Over the years, the words "Oil and Gas" earned it's reputation as the Holy Grail of industries. If you have one foot in it, you are most probably marked for owning a thick wallet. Having "O&G" in the blurb of your businesses tantamount to an insignia on the shoulder and the prestige that comes with the industry gives an elevated impression during social mingling.
People who can call themselves coming from the oil and gas industry have been paid well for decades. The problem is, they think this privilege is going to last forever. The technological know-how of those who have gone to the rig have made them a demand, cultivating a sense of entitlement across all of them in the industry. "Pay up if you want me," has become their mentality.
Coming from the oil and gas industry myself, I cannot deny that one cannot turn into an expert overnight. Although it is understood that anybody from any industry would be wobbly at the top if there they did not pay their dues at the bottom, field experience is especially looked up upon in the oil and gas industry. Even if they had worn hardhats, boots and overalls, it is not impressive if it was a brief dabble. Which is why most of the experts in this industry are expected to have years of rig experience under their belt. Tacitly known as years sacrificed away from family, from civilization, from parties and celebrations. The forlorn moments of leaving on the boat or chopper to rigs in the middle of the ocean is generally believed to be too outlandish for societal beings.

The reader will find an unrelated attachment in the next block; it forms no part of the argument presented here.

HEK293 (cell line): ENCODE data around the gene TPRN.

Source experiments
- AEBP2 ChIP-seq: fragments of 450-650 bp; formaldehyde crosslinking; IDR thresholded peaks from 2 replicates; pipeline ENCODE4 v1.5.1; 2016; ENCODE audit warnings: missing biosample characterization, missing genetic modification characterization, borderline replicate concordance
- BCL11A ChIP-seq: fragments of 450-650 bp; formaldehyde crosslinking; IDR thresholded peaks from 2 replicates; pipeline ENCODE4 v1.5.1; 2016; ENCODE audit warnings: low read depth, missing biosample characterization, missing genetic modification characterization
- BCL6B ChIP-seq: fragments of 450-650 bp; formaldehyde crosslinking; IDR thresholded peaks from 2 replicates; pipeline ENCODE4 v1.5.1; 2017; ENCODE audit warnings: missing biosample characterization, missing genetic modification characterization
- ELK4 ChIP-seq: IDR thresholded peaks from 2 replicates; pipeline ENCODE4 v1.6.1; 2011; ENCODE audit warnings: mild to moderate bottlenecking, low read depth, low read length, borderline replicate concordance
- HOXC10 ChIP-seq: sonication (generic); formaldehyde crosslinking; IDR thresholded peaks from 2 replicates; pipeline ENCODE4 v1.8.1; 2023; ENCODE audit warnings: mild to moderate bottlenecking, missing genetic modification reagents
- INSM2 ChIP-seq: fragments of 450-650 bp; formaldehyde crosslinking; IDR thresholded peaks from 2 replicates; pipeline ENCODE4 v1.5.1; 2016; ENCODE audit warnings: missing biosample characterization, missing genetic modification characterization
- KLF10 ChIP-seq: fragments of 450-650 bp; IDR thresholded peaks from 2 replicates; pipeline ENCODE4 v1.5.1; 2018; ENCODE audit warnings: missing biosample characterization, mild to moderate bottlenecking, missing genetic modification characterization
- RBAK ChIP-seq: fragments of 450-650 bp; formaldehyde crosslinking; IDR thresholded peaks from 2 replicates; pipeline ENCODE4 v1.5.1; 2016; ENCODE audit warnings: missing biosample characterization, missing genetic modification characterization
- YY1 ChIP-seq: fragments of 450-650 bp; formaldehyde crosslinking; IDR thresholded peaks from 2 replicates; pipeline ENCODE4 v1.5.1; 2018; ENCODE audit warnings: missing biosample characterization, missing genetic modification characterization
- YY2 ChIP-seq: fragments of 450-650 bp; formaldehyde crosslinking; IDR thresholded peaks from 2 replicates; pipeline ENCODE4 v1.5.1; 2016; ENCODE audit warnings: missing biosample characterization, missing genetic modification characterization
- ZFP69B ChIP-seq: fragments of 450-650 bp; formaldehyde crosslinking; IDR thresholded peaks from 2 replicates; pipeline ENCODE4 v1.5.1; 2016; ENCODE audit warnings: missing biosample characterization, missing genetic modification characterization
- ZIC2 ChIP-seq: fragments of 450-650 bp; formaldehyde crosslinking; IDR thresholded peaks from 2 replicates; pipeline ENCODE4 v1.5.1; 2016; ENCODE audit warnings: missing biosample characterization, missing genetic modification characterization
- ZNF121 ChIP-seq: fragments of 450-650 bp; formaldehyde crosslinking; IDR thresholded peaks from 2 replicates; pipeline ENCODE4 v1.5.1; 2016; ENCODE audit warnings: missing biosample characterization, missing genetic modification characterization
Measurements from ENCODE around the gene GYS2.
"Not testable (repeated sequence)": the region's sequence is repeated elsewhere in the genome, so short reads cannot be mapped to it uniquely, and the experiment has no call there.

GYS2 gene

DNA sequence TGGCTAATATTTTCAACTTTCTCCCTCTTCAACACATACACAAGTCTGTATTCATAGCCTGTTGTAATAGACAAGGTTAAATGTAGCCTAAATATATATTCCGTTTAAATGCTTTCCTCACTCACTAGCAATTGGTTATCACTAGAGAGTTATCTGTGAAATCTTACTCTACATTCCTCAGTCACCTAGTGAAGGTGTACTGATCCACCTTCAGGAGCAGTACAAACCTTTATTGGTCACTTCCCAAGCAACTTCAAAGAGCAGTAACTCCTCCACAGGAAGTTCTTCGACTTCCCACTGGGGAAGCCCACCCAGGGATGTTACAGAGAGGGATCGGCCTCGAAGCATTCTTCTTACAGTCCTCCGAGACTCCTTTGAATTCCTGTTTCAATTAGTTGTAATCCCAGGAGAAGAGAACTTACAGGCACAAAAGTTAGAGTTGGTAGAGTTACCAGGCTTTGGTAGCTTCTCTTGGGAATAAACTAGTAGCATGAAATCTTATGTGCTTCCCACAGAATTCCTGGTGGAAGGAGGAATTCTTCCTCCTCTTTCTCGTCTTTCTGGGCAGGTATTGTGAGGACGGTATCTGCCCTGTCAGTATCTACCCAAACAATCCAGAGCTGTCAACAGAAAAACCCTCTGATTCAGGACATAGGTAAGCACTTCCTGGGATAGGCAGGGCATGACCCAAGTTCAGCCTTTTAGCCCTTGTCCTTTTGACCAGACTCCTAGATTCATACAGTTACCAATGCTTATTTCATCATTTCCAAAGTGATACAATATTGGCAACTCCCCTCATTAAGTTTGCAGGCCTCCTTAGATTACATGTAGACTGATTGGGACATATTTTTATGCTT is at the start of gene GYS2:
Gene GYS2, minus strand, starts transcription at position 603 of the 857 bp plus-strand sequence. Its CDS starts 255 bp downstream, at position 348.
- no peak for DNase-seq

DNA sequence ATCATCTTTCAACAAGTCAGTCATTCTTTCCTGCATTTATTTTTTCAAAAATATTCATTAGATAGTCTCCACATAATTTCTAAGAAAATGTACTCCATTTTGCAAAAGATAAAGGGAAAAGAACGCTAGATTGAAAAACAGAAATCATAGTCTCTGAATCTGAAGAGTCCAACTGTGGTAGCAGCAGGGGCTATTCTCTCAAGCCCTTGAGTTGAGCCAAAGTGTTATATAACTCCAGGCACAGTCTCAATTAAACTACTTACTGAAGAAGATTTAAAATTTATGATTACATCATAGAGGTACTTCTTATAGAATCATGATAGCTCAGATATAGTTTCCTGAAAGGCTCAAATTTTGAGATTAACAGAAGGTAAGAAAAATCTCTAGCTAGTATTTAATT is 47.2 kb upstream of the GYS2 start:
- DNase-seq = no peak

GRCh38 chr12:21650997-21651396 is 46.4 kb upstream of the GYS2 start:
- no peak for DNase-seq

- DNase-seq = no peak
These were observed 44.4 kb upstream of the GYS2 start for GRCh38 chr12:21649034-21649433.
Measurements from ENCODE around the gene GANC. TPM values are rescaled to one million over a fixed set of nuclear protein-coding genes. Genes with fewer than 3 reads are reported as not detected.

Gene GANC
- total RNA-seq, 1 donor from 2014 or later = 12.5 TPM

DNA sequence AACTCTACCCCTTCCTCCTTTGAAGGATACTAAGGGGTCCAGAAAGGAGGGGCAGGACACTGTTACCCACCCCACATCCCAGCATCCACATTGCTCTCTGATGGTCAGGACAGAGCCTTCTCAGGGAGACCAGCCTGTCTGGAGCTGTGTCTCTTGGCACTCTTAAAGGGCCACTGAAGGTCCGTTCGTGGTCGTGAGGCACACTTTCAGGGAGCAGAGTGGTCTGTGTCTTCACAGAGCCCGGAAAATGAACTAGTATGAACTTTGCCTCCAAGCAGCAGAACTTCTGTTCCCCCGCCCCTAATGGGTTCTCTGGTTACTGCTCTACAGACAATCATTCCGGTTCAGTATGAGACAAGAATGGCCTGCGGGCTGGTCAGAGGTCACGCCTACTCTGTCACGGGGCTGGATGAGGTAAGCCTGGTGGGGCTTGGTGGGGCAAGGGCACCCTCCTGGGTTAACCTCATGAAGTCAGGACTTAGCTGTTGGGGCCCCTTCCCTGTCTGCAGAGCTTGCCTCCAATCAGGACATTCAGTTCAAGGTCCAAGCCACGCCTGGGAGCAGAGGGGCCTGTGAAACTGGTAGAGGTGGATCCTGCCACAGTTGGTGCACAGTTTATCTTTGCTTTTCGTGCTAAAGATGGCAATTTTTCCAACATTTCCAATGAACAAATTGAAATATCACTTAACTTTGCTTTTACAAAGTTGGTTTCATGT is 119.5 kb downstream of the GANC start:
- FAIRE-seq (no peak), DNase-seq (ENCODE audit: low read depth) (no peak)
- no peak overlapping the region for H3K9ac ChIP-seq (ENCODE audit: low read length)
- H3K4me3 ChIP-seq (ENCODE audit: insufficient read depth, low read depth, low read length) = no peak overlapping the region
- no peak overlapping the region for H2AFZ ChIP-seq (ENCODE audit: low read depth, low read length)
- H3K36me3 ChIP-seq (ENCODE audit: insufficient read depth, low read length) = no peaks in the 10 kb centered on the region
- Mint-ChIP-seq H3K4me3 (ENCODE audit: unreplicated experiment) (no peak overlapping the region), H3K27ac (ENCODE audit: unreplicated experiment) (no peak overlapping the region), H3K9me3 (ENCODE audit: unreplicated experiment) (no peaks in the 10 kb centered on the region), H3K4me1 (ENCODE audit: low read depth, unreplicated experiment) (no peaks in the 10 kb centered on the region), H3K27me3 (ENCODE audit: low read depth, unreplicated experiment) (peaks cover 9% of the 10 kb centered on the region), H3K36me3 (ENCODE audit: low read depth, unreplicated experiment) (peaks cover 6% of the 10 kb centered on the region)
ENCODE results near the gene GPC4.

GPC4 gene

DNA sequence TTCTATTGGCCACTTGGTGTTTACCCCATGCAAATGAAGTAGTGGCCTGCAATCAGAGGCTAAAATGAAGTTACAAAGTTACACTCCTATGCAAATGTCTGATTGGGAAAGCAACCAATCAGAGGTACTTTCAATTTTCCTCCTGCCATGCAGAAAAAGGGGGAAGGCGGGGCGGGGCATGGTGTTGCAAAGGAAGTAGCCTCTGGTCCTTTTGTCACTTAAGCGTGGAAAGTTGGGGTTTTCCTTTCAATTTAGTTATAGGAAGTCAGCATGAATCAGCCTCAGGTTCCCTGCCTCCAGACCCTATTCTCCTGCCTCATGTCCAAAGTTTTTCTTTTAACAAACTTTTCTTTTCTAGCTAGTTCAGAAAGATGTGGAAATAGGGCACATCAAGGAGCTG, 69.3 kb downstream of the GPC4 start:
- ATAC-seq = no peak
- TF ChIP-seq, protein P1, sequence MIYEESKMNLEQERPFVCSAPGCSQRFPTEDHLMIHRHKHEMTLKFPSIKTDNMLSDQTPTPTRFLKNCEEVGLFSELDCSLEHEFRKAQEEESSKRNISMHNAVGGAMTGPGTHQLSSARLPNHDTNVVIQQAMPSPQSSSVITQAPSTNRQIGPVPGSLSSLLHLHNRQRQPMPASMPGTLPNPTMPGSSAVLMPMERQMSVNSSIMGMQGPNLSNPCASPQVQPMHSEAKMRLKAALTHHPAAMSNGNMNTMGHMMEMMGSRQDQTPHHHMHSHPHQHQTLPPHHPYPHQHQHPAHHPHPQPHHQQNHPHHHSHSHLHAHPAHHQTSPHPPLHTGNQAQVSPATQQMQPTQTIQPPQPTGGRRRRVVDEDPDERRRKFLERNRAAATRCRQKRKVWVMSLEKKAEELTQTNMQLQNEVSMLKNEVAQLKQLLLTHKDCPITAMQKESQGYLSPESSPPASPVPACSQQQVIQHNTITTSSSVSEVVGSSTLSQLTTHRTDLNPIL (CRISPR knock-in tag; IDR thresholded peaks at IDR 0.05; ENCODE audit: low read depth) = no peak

However, missing out on so-called life is not uncompensated. Our oil and gas friends are on a pay scale that is head and shoulders above other industries'. So much so, that sometimes their compensation becomes pampering. After so long, pampering evolve into entitlement. For the uninitiated, they live in a bubble of contentment that they have found their endless source of cashflow. They are experts in their field but only in their field. They counted their chickens too early.
In 2015, I had the opportunity to witness how a dip in crude oil price collapsed many businesses and paralyzed individuals' financial stability that they have enjoyed for so long. Those who were spendthrift were caught in the muck of debts, finding themselves having to sell assets. Because of the niche nature of oil and gas jobs, many find themselves not being able to fit their expertise in other jobs. As learning new skill sets and acquiring new knowledge is not a challenge for people who can figure out how to extract oil from underneath the sea, there is one other thing that prevents them from surviving a recession.
It is called pride. The conceit that has been brewing under those rare rig knowledge and hefty paychecks disarms the most brilliant minds and survival skills. Reeking of arrogance, some who lost their jobs during the oil slump approached job applications by filling in the remuneration section with a price that is that is three times higher. Not only they have unrealistic salary demands, their knowledge outside the oil and gas field is as relevant as a junior's. Not understanding this situation or rather, not accepting this reality is a double edged sword. It can either force them to venture into entrepreneurship or like some of my friends, stay unemployed indefinitely until an employer matches their demand or wait until the industry recovers because taking a pay cut and a downgrade in lifestyle is apparently too much to bear.
While I understand that it hurts when you have to settle for a Casio rather than a Rolex that you never had to think twice to buy before, it is really time to come back down to earth when necessary. Your child doesn't need a BMW to go to school. It doesn't take a pandemic to teach us that nothing is guaranteed. The only constant is change. There is a Chinese saying that literally translates to "Get down on the ground and walk when the horse dies". There will be times when an industry thrives and sets. Materials come and go. The only thing that stays is resilience. No one said that grit needs 'face'. There's nothing wrong for a rig manager being a delivery boy. The more humble you are when you are in the clouds, the easier you will grasp resilience when you fall.